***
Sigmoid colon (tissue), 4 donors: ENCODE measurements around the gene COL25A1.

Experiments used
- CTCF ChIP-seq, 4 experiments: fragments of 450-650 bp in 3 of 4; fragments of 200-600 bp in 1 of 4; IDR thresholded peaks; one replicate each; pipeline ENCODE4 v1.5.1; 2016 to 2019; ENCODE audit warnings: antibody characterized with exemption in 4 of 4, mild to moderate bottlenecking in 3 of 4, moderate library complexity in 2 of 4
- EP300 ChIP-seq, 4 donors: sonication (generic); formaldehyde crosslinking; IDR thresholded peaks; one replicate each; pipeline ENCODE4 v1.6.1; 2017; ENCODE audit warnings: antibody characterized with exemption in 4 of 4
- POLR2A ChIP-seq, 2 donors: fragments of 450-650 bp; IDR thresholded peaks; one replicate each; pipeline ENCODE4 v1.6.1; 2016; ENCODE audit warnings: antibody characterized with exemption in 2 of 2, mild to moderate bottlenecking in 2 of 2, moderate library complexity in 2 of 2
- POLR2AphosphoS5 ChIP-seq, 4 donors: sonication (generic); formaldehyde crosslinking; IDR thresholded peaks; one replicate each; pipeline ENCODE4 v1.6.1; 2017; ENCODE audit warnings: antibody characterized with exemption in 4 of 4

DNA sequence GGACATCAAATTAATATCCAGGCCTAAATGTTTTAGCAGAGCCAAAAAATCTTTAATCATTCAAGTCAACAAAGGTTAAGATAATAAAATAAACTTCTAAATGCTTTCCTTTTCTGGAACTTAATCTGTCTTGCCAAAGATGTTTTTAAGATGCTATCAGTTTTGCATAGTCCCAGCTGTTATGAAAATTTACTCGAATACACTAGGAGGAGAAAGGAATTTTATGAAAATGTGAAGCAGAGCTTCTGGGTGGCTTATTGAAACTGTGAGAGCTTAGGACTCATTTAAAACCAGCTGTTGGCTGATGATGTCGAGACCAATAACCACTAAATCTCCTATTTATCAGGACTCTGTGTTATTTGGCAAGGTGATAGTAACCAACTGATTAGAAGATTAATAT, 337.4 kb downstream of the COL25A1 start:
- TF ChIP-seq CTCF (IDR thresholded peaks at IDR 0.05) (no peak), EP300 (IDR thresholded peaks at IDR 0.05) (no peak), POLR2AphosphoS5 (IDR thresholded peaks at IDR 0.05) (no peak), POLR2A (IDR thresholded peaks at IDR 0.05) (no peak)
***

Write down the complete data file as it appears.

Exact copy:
Sigmoid colon (tissue), 4 donors: ENCODE measurements around the gene COL25A1.

Experiments used
- CTCF ChIP-seq, 4 experiments: fragments of 450-650 bp in 3 of 4; fragments of 200-600 bp in 1 of 4; IDR thresholded peaks; one replicate each; pipeline ENCODE4 v1.5.1; 2016 to 2019; ENCODE audit warnings: antibody characterized with exemption in 4 of 4, mild to moderate bottlenecking in 3 of 4, moderate library complexity in 2 of 4
- EP300 ChIP-seq, 4 donors: sonication (generic); formaldehyde crosslinking; IDR thresholded peaks; one replicate each; pipeline ENCODE4 v1.6.1; 2017; ENCODE audit warnings: antibody characterized with exemption in 4 of 4
- POLR2A ChIP-seq, 2 donors: fragments of 450-650 bp; IDR thresholded peaks; one replicate each; pipeline ENCODE4 v1.6.1; 2016; ENCODE audit warnings: antibody characterized with exemption in 2 of 2, mild to moderate bottlenecking in 2 of 2, moderate library complexity in 2 of 2
- POLR2AphosphoS5 ChIP-seq, 4 donors: sonication (generic); formaldehyde crosslinking; IDR thresholded peaks; one replicate each; pipeline ENCODE4 v1.6.1; 2017; ENCODE audit warnings: antibody characterized with exemption in 4 of 4

DNA sequence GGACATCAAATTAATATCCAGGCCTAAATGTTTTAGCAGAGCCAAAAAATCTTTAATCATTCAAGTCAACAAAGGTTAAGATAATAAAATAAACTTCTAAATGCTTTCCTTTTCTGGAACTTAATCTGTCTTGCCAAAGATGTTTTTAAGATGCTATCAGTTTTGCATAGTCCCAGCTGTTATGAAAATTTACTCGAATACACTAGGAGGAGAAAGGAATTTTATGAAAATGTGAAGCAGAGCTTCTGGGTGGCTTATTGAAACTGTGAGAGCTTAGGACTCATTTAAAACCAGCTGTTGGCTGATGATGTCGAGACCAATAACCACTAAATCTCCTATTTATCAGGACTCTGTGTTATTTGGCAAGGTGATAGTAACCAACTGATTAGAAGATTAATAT, 337.4 kb downstream of the COL25A1 start:
- TF ChIP-seq CTCF (IDR thresholded peaks at IDR 0.05) (no peak), EP300 (IDR thresholded peaks at IDR 0.05) (no peak), POLR2AphosphoS5 (IDR thresholded peaks at IDR 0.05) (no peak), POLR2A (IDR thresholded peaks at IDR 0.05) (no peak)